The value of the source-book has long been recognized in the teaching of general history. In ecclesiastical history quite as much use can be made of the same aid in instruction. It is hoped that the present book may supply a want increasingly felt by teachers employing modern methods in teaching ecclesiastical history. It has grown out of classroom work, and is addressed primarily to those who are teaching and studying the history of the Christian Church in universities and seminaries. But it is hoped that it may serve the constantly increasing number interested in the early history of Christianity.
In the arrangement of the selected illustrative material, a chronological analysis and grouping of topics has been followed, according to the lines of treatment employed by K. Mueller, F. Loofs, Von Schubert in his edition of Moeller's text-book, and by Hergenroether to some extent. The whole history of ancient Christianity has accordingly been divided into comparatively brief periods and subdivided into chapters and sections. These divisions are connected and introduced by brief analyses and characterizations, with some indications of additional source material available in English.
A bibliography originally prepared for each chapter and section has been omitted. When the practical question arose of either reducing the amount of source material to admit a bibliography, or of making the book too expensive for general use by students, the main purpose of the book determined the only way of avoiding two unsatisfactory solutions of the problem, and the bibliography has been omitted. In this there may be less loss than at first appears. The student of ecclesiastical history is fortunately provided with ample bibliographical material for the ancient Church in the universally available theological and other encyclopaedias which have very recently appeared or are in course of publication, and in the recent works on patristics. Possibly the time has come when, in place of duplicating bibliographies, reliance in such matters upon the work of others may not be regarded as mortal sin against the ethics of scholarship. A list of works has been given in the General Bibliographical Note, which the student is expected to consult and to which the instructor should encourage him to go for further information and bibliographical material.
The book presupposes the use of a text-book of Church history, such as those by Cheetham, Kurtz, Moeller, Funk, or Duchesne, and a history of doctrine, such as those of Seeberg, Bethune-Baker, Fisher, or Tixeront. Readings in more elaborate treatises, special monographs, and secular history may well be left to the direction of the instructor.
The translations, with a few exceptions which are noted, are referred for the sake of convenience to the Patrology of Migne or Mansi's Concilia. Although use has been freely made of the aid offered by existing translations, especially those of the Ante-Nicene and Post-Nicene Fathers, yet all translations have been revised in accordance with the best critical texts available. The aim in the revision has been accuracy and closeness to the original without too gross violation of the English idiom, and with exactness in the rendering of ecclesiastical and theological technical terms. Originality is hardly to be expected in such a work as this.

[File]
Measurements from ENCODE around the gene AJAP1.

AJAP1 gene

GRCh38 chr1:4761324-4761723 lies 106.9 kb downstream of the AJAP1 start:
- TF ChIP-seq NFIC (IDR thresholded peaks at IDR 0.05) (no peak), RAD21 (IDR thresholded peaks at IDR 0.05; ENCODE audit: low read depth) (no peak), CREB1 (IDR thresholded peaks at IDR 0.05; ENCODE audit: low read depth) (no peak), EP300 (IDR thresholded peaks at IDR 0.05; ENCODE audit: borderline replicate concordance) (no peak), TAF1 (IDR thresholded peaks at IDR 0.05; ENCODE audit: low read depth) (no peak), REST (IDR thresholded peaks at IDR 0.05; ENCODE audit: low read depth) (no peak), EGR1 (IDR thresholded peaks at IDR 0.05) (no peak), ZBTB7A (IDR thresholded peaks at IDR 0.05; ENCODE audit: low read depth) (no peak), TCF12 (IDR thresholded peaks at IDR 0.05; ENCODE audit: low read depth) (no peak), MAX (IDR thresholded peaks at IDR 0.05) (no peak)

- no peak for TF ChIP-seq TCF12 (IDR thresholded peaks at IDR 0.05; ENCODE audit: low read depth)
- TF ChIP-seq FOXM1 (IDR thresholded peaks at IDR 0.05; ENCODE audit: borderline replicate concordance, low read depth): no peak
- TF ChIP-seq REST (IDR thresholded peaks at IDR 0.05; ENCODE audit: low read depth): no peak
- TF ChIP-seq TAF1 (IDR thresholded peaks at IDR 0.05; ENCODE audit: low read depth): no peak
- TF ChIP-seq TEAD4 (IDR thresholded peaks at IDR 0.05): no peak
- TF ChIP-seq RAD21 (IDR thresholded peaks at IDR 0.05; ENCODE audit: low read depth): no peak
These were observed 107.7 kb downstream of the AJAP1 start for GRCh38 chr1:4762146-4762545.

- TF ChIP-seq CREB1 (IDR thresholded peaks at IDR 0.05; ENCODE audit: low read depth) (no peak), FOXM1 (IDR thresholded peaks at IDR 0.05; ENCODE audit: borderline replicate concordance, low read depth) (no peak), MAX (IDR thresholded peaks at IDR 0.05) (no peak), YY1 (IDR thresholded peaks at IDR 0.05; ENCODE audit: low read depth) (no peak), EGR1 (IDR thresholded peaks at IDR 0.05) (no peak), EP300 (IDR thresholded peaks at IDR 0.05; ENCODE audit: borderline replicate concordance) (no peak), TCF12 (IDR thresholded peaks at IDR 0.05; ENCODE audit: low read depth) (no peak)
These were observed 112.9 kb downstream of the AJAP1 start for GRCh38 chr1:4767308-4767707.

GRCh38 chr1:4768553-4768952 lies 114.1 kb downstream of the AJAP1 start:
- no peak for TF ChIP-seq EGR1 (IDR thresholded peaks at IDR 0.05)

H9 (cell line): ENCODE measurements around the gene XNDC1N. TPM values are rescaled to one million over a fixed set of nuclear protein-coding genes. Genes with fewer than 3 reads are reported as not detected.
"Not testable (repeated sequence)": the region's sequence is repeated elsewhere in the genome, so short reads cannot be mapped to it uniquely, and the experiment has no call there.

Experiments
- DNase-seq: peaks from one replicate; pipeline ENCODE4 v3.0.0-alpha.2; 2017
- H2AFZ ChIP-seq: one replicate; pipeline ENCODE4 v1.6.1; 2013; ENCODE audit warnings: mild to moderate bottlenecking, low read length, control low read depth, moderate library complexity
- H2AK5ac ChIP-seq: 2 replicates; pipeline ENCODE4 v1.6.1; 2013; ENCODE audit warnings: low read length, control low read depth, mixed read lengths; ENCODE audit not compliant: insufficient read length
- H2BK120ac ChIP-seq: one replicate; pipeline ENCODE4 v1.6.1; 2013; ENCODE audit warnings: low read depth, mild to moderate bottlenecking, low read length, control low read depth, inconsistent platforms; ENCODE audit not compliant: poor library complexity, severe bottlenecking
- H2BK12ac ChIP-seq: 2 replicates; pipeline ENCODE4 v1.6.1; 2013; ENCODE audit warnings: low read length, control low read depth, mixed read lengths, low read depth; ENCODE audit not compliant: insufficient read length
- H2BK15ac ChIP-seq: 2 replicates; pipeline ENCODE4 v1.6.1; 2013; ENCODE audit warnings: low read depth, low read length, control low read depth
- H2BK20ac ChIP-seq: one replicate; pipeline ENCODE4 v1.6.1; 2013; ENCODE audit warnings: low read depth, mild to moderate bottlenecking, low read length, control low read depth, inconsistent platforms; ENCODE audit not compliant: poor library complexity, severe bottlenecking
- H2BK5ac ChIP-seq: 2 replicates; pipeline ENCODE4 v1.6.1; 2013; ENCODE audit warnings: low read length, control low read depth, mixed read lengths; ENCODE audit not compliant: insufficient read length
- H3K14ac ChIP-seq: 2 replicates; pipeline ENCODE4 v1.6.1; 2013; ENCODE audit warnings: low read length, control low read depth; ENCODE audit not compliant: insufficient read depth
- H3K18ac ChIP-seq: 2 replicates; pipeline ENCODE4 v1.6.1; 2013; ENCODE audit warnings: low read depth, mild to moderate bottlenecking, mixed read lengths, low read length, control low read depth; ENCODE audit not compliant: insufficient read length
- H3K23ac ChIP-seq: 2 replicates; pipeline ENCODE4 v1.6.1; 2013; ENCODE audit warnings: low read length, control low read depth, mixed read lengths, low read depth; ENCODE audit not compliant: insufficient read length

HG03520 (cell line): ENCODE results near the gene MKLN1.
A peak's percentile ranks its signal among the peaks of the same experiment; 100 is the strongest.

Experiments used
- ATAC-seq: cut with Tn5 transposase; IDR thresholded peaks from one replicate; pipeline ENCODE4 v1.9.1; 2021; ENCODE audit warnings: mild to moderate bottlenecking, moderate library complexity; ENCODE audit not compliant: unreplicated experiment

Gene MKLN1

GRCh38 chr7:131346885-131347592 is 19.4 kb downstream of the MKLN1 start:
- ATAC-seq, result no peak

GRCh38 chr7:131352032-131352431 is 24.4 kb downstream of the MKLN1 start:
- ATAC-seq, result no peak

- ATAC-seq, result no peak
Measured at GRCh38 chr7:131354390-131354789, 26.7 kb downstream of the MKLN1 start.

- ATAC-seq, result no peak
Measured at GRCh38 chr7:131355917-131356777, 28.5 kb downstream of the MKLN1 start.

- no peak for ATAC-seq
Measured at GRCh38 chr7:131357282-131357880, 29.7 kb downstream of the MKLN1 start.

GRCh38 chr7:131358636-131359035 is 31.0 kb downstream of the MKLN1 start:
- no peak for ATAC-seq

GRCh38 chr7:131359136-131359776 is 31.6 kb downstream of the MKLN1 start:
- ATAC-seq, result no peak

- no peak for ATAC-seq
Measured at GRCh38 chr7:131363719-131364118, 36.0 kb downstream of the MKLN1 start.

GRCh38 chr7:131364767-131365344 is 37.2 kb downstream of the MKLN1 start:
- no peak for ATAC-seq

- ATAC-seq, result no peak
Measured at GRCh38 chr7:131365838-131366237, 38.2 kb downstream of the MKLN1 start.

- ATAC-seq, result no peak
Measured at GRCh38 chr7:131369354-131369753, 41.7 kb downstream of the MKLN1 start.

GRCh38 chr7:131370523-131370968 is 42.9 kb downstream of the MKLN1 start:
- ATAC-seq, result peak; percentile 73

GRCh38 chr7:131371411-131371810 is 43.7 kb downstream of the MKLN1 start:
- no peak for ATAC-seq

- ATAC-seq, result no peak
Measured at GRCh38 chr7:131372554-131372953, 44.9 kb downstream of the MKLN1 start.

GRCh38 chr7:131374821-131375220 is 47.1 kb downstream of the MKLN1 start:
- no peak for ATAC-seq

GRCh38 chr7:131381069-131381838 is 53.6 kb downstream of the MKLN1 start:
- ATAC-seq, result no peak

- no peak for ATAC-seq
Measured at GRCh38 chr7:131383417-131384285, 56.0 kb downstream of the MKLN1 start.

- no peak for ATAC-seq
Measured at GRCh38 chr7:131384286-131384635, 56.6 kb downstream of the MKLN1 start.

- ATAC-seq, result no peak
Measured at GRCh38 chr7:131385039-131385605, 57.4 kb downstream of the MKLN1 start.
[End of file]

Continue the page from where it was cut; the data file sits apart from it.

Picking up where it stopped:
An author may not be conscious of any attempt to make his selection of texts illustrate or support any particular phase of Christian belief or ecclesiastical polity, and his one aim may be to treat the matter objectively and to render his book useful to all, yet he ought not to flatter himself that in either respect he has been entirely successful. In ecclesiastical history, no more than in any other branch of history, is it possible for an author who is really absorbed in his work to eliminate completely the personal equation. He should be glad to be informed of any instance in which he may have unwittingly failed in impartiality, that when occasion presented he might correct it. The day has gone by in which ecclesiastical history can not be treated save as a branch of polemical theology or as an apologetic for any particular phase of Christian belief or practice. It has at last become possible to teach the history of the Christian Church, for many centuries the greatest institution of Western Europe, in colleges and universities in conjunction with other historical courses.
This volume has been prepared at the suggestion of the American Society of Church History, and valuable suggestions have been gained from the discussions of that society. To Professor W. W. Rockwell, of Union Theological Seminary, New York, Professor F. A. Christie, of Meadville Theological School, the late Professor Samuel Macauley Jackson, of New York, and Professor Ephraim Emerton, of Harvard University, I have also been indebted for advice. The first two named were members with me of a committee on a Source-Book for Church History appointed several years ago by the American Society of Church History.
That the book now presented to the public may be of service to the teacher and student of ecclesiastical history is my sincere wish. It may easily happen that no one else would make just the same selection of sources here made. But it is probable that the principal documents, those on which the majority would agree and which are most needed by the teacher in his work, are included among those presented. There are, no doubt, slips and defects in a book written at intervals in a teacher's work. With the kind co-operation of those who detect them, they may be corrected when an opportunity occurs.
JOSEPH CULLEN AYER, JR.